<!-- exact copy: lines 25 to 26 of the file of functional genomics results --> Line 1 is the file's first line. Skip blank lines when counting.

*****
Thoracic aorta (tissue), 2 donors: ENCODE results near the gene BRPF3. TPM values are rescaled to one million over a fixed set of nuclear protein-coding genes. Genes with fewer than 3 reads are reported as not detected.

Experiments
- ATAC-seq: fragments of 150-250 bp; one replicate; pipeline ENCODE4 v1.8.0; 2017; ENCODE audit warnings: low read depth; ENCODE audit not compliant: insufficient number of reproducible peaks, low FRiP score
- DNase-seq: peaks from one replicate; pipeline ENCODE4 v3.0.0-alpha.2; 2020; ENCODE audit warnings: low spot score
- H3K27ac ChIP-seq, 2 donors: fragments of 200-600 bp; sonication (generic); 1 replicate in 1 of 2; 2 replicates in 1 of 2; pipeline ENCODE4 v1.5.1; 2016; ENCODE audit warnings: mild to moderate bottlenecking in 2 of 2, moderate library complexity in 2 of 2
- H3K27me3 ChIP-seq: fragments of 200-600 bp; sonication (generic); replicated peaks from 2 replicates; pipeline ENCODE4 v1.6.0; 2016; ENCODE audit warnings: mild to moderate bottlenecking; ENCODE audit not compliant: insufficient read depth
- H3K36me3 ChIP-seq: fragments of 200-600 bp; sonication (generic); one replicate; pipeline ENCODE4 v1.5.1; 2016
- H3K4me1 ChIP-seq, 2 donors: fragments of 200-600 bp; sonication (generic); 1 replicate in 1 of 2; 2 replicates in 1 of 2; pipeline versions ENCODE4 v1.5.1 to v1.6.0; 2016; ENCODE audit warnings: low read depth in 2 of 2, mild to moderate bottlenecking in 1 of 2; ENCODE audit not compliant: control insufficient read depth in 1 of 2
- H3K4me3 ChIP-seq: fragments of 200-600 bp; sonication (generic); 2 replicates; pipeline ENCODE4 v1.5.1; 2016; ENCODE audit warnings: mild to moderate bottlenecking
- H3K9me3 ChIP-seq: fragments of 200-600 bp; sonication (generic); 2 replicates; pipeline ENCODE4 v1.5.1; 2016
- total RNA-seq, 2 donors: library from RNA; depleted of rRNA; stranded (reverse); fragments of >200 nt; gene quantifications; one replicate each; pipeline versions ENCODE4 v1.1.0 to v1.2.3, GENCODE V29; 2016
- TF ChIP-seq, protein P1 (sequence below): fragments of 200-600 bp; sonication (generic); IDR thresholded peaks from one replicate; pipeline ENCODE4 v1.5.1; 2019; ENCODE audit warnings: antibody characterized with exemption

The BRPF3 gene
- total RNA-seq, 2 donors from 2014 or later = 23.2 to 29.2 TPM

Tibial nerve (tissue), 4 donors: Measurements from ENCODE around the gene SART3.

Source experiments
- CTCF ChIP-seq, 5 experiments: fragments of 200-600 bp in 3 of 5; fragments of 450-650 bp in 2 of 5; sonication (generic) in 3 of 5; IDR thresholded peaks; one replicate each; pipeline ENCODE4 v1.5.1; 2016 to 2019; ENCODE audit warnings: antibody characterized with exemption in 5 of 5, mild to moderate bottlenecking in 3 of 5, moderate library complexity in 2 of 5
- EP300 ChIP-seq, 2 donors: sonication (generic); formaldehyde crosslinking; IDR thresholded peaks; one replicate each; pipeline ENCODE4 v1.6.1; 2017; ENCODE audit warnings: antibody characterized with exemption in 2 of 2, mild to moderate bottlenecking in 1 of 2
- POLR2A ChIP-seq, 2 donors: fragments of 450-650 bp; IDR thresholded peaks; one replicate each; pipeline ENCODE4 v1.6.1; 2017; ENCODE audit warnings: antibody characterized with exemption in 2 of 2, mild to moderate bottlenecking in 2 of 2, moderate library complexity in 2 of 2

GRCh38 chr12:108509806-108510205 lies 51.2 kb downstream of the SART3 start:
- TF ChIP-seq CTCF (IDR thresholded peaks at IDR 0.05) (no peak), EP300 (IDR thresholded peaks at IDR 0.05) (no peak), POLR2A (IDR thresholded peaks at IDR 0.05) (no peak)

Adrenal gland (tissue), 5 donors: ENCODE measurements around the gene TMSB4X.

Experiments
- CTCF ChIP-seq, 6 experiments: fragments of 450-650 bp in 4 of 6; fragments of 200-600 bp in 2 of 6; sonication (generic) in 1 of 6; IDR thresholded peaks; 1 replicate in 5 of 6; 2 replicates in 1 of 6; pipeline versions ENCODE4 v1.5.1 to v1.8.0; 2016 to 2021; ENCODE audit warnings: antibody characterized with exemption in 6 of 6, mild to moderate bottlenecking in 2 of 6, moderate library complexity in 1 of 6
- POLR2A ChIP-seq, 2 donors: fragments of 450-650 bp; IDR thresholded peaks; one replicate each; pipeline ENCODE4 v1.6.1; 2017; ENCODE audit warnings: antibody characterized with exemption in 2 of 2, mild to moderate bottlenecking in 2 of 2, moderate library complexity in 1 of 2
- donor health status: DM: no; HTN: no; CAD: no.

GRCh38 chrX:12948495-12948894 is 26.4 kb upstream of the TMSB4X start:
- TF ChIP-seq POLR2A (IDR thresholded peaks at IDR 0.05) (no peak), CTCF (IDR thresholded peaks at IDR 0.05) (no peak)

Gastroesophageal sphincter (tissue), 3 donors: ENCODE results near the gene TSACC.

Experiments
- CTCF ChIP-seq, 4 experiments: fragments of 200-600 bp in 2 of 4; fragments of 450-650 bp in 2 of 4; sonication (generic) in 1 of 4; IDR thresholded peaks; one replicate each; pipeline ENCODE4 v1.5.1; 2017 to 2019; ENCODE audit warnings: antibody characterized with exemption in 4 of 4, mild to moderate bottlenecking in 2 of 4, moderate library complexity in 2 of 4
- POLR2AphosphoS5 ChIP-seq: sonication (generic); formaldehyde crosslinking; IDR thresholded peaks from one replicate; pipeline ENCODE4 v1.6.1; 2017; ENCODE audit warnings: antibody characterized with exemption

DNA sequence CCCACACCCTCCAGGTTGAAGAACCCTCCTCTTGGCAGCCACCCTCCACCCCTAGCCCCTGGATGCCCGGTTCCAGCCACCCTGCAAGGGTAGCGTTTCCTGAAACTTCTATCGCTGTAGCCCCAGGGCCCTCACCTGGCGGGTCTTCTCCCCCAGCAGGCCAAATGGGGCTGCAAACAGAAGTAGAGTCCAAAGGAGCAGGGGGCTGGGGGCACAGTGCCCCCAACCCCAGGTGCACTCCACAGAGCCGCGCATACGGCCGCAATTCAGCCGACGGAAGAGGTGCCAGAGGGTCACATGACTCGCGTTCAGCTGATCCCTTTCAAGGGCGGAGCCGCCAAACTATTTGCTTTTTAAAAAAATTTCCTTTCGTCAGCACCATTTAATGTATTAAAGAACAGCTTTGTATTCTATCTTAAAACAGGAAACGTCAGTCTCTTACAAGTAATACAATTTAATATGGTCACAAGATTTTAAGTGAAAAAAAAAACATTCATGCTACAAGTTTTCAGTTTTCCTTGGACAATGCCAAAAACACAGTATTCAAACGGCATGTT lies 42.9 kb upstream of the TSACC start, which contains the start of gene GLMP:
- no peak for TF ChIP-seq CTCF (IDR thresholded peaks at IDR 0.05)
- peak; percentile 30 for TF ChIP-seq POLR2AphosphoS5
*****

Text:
- POLR2A ChIP-seq, 2 donors: fragments of 450-650 bp; IDR thresholded peaks; one replicate each; pipeline ENCODE4 v1.6.1; 2017; ENCODE audit warnings: antibody characterized with exemption in 2 of 2, mild to moderate bottlenecking in 2 of 2, moderate library complexity in 1 of 2
- donor health status: DM: no; HTN: no; CAD: no.